Astoria residents concerned over possible alterations to building of historic 1920’s restaurant

Photo via Google Maps

Scaffolding has appeared on Deals & Discounts store – formerly a Rite Aid – in Astoria, and some residents are worried that owners may be removing the decades-old terra cotta on the historic building.

Located at 36-11 Broadway, the building was the site of a Childs Restaurant, according to Bob Singleton, executive director of the Greater Astoria Historical Society (GAHS).


Childs was one of the first restaurant chains in the United States and revolutionized the restaurant industry, he said. The Astoria location opened in 1928.

Owners at the Broadway Silk Store at 3-11 Broadway alerted Singleton to scaffolding that has been set up at the store. While here have been no alterations yet, Singleton believes the Deals & Discounts, which expanded to the site, is trying to replicate their blue exterior. Our calls and emails to Deals & Discounts were not returned.

“The first modern chain restaurants started with Childs,” Singleton said. “They [were] very important in terms of the dining experience but also in terms of what we expect [from] food.”

Brothers Samuel S. Childs and William Childs were hyper-vigilant about cleanliness in their restaurants and catered to the working class. They used white tiles, white uniforms and hired mostly women for waitress jobs instead of the more common waiters.

They also started their own dairy company to provide customers with fresh milk, Singleton said.

“[The Childs brothers] said, “look we have to have a place that’s completely sanitary, completely spotless [and] clean,” Singleton said.

The buildings that housed Childs restaurants are also known for their intricate terra cotta facade that depicts nautical themes such as King Neptune, the Roman god of the sea. The Astoria location includes seahorses, fish and other colorful figures. There are about two dozen of these buildings in the city and many are located in Queens and operated as commercial spaces.

Childs Restaurant also operated  hot dog and hamburger concession stands at the 1934 World’s Fair that took place at Flushing Meadows Corona Park. The first restaurant opened in 1889 and the Childs brothers lost control of the company in 1929 when William Childs started imposing his vegetarian lifestyle on the menu.

As of 2009, the company, now named Sonesta International Hotels Corporation operates more than 100 restaurants including franchised units of Dunkin Donuts, KFC, Pizza Hut and T.G.I. Fridays.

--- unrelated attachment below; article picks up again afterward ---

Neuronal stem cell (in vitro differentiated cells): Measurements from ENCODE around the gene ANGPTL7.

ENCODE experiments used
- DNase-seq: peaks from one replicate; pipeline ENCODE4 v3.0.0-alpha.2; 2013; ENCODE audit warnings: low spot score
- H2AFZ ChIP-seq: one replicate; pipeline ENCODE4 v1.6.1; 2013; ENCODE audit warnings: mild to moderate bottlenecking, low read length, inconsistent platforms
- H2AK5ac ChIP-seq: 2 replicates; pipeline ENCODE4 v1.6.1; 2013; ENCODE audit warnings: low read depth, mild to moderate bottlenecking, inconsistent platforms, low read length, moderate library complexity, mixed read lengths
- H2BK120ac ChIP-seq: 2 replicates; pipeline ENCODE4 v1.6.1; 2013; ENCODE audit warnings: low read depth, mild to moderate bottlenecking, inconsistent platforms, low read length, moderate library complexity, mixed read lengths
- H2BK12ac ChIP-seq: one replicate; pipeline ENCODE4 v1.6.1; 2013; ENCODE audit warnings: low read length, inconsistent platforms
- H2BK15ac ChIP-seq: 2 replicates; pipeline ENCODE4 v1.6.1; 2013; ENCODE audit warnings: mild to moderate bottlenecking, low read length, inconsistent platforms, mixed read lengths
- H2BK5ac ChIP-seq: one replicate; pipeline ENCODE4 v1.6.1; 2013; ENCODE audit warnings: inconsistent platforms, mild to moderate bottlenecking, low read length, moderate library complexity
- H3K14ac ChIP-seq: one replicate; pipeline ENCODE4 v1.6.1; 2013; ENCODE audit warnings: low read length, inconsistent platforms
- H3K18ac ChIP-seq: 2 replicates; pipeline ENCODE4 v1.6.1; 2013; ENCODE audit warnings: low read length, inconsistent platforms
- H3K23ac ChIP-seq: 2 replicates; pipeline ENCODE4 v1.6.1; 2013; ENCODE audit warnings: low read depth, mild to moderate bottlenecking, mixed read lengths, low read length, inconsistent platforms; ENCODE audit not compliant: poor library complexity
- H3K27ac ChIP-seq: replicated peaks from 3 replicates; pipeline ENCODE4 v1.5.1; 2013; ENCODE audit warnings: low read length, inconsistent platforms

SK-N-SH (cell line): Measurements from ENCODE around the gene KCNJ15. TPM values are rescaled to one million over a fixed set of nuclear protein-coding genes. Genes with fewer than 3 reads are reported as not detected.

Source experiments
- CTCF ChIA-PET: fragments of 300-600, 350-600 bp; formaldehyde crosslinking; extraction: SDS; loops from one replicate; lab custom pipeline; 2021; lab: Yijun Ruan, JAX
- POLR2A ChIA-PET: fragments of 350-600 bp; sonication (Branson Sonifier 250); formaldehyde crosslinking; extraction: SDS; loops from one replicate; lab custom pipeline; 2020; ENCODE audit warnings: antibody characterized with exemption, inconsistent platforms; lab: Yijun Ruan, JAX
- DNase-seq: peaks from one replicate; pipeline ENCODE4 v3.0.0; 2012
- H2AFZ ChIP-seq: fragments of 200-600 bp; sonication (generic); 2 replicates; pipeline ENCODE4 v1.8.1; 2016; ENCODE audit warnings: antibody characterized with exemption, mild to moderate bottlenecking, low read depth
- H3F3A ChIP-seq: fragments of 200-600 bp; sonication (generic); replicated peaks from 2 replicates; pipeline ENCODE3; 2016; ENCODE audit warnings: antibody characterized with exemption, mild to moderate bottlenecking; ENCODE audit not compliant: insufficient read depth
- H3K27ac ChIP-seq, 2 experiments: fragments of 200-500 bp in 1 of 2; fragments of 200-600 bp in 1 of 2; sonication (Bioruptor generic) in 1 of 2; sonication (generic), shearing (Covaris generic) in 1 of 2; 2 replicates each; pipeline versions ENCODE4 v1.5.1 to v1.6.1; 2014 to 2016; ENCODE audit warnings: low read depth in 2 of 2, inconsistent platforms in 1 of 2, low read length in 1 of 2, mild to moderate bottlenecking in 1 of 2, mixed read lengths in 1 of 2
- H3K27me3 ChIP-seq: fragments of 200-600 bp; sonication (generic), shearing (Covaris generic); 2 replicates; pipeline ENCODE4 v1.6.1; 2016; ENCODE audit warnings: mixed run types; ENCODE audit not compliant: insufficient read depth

“A really nice thing about this circumstance is that it also resonates with the newer residents,” Singleton said. “There are people that are moving in Astoria that are involved in arts, food, architecture and this touches on many of these topics.”

GAHS shared the information on their Facebook page and Astoria residents have shared the post and reached out to D&D and Councilman Costa Constantinides to express their disappointment.

“I think the Deals II store is there now,” Astoria resident Stefanie Weisman wrote on the post. “I don’t know if it’s up to them, but I contacted them and said I would never shop there again if this is destroyed.”

A spokesperson for Costa Constantinides said they are gathering information about the store’s next steps.

Singleton said he is in the process of writing up a request to the Landmarks Preservation Commission to see if the building is worth landmarking. The Childs Restaurant on the Coney Island boardwalk was landmarked.

He also added that local organizations such as Central Astoria Local Development Coalition should be more involved in preserving historical storefronts.

“I looked at their mandate and their mandate is store beautification [and] building strong shopping areas,” Singleton said. “This is something [they] should be engaged in.”

QNS reached out to Central Astoria Local Development Coalition and is awaiting comment.

“I would argue to the owner and D&D if [I] was a person that was running that place I would love to have something like that in front of my store because it’s so unusual, it’s so beautiful,” Singleton said. “Everybody that walks up and down that street instinctively glances at the work there. It’s so interesting and unique.”

Photos courtesy of GAHS
Photos courtesy of GAHS


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